Before you add more chili powder to that sauce, you might want to reconsider how spicy your diet is
A recent study has linked consuming large amounts of fresh or dried chili with an increased risk for dementia.
Researchers from the University of South Australia studied the diets of 4,582 Chinese adults over 55 for 15 years and found those who ate more than 50 grams (1.76 ounces) of chili a day developed cognitive problems at a faster rate than those who didn’t. Those who ate that much chili had twice the risk for memory decline. Researchers also found those who were slimmer experienced more severe memory problems and speculated that people with a normal body weight may be more sensitive to the effects of chili.
Previous studies have found that capsaicin, the main component in chili peppers, may be neurotoxic, which may explain the potential link between it and dementia.
Chili is common in Asian dishes; in some regions of China, almost one in three adults eat chilis and other spicy foods on a daily basis.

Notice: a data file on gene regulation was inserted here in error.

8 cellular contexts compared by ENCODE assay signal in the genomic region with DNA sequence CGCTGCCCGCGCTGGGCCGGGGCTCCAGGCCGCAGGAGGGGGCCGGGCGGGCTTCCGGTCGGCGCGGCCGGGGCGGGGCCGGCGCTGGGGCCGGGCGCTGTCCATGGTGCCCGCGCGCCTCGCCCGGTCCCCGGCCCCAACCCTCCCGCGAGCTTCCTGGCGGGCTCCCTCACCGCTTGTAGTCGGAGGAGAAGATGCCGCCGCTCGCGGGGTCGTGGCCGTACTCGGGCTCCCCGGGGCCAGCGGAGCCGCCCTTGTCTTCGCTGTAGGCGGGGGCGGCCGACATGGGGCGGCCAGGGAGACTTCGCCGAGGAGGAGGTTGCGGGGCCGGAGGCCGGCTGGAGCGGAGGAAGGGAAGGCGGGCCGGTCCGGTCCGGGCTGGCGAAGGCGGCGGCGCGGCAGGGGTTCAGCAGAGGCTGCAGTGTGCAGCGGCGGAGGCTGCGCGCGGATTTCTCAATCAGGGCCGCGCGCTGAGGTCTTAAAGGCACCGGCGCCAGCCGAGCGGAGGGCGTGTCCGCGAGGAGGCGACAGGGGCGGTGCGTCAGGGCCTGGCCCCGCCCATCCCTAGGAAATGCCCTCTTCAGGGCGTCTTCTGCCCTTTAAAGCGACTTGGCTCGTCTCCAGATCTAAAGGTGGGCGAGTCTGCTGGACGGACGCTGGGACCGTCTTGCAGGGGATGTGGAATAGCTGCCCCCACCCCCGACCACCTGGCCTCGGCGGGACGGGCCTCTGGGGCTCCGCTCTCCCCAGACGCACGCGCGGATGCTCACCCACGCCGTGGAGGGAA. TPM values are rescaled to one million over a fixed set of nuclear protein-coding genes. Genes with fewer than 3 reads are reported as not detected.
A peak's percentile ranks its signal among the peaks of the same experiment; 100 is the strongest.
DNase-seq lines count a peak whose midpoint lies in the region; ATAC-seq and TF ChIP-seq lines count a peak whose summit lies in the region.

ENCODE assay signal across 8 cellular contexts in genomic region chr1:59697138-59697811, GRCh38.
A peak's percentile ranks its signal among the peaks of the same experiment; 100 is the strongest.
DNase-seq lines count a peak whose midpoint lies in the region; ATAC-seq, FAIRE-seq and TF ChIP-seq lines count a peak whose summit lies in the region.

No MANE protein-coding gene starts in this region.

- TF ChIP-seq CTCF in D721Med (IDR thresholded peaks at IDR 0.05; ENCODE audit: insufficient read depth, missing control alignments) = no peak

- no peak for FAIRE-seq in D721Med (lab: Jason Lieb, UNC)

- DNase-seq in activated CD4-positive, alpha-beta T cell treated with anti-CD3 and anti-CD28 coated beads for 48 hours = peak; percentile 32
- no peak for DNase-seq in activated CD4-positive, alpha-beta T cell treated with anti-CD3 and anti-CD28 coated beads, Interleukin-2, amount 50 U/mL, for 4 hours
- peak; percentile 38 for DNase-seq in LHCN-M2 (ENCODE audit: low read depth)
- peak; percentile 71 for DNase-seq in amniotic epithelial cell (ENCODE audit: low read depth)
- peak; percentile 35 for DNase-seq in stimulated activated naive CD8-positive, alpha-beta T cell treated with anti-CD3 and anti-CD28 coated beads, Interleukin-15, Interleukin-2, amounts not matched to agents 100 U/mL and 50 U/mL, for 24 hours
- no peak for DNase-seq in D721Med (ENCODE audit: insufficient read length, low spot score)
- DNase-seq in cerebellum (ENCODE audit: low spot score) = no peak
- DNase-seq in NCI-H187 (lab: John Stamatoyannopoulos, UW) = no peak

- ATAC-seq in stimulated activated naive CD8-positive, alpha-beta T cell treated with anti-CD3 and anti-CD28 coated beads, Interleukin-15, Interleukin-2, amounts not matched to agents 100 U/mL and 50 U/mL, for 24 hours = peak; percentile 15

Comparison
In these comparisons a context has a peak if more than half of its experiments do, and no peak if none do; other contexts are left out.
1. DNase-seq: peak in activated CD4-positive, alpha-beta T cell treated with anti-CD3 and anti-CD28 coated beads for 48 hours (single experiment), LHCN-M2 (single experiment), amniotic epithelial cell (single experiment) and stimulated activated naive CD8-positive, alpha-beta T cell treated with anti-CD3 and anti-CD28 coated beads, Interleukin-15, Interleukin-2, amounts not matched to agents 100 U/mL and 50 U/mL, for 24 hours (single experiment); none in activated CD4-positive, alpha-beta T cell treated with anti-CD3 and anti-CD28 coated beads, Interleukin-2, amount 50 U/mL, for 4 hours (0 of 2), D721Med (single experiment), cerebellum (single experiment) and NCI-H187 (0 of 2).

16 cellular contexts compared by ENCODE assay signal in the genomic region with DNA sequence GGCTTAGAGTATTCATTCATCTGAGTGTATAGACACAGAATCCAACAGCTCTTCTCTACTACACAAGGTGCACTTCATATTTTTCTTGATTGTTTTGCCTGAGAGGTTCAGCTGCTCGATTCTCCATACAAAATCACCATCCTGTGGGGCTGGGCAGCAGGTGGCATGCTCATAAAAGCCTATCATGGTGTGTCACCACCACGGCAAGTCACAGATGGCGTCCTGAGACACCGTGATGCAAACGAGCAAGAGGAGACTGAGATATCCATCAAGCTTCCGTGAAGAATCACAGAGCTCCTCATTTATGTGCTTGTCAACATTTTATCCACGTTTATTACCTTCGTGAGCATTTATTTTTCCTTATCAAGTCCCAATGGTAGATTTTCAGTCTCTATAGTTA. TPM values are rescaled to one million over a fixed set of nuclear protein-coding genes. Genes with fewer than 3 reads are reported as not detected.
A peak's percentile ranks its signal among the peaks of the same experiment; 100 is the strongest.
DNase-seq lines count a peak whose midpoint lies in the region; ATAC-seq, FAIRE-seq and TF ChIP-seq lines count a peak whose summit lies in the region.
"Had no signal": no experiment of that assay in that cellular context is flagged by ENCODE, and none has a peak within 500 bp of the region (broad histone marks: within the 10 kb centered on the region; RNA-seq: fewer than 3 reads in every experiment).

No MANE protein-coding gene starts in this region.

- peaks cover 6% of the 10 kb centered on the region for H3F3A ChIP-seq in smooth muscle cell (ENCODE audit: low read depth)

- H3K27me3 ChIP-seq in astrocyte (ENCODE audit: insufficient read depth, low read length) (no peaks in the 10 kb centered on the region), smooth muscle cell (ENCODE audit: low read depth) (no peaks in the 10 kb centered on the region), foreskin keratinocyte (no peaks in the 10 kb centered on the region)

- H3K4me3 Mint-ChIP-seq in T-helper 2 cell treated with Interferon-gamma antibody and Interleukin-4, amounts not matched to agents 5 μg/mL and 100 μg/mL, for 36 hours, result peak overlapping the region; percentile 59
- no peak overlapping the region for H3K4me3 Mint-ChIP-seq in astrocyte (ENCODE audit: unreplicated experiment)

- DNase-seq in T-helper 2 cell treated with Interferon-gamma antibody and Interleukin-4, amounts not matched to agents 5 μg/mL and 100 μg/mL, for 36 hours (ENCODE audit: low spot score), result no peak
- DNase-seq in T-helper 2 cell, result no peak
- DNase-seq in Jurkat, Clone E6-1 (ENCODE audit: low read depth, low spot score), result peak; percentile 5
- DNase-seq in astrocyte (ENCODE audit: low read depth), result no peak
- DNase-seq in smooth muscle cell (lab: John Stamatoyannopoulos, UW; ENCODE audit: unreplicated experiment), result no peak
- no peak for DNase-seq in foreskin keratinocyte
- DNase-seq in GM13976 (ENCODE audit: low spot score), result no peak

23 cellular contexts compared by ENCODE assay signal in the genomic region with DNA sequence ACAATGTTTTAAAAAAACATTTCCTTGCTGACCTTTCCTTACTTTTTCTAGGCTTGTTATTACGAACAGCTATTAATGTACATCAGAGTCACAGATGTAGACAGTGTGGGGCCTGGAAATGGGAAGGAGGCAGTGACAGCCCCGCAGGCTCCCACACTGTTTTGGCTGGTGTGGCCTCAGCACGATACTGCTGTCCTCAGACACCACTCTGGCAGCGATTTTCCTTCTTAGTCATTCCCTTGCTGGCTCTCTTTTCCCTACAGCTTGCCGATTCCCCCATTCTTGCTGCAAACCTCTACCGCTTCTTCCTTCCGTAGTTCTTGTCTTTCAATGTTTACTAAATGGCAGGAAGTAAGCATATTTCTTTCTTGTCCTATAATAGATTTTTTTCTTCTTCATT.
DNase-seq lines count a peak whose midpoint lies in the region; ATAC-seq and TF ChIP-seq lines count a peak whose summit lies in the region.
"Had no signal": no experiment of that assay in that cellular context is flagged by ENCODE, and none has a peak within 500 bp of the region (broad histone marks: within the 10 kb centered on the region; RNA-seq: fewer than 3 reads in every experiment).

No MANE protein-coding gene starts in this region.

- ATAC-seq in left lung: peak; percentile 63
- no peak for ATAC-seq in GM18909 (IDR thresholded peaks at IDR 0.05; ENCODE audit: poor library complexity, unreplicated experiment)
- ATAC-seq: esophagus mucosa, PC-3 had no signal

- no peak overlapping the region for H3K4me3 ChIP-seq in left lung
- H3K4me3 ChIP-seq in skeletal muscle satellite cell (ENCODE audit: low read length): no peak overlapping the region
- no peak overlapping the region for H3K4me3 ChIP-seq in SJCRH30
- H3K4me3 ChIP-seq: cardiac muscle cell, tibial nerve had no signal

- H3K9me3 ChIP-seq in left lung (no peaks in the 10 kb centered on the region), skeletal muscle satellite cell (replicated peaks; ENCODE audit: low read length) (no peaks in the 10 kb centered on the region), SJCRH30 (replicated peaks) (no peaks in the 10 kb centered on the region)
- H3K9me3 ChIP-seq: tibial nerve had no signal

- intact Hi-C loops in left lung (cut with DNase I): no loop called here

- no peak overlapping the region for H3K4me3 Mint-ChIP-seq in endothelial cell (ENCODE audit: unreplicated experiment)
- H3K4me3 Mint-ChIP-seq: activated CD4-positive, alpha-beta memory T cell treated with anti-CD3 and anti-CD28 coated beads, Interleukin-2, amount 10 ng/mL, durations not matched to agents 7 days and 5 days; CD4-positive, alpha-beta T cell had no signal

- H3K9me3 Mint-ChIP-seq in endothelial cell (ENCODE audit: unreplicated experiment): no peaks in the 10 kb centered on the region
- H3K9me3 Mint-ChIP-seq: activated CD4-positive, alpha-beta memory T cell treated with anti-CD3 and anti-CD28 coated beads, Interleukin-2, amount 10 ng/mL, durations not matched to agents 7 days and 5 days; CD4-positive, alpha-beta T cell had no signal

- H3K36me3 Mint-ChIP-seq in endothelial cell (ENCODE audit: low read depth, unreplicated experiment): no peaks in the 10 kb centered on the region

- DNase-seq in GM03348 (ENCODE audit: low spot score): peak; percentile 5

With this being the first study to examine the link between memory and capsaicin, that other factors may be involved has yet to be ruled out.
“It is well known that level of education affects cognitive function. In our study, there was a significant difference in chili intake among people with different education levels,” researchers wrote. “Therefore, it is possible that the effect of education may contribute to the relationship between chili intake and cognitive function.”
There’s still a lack of consensus on whether eating chili in moderation is good for you, especially given that the study looked only at people over 55. Previous studies have found those who include chili in their diet have less hypertension and lower rates of obesity and mortality.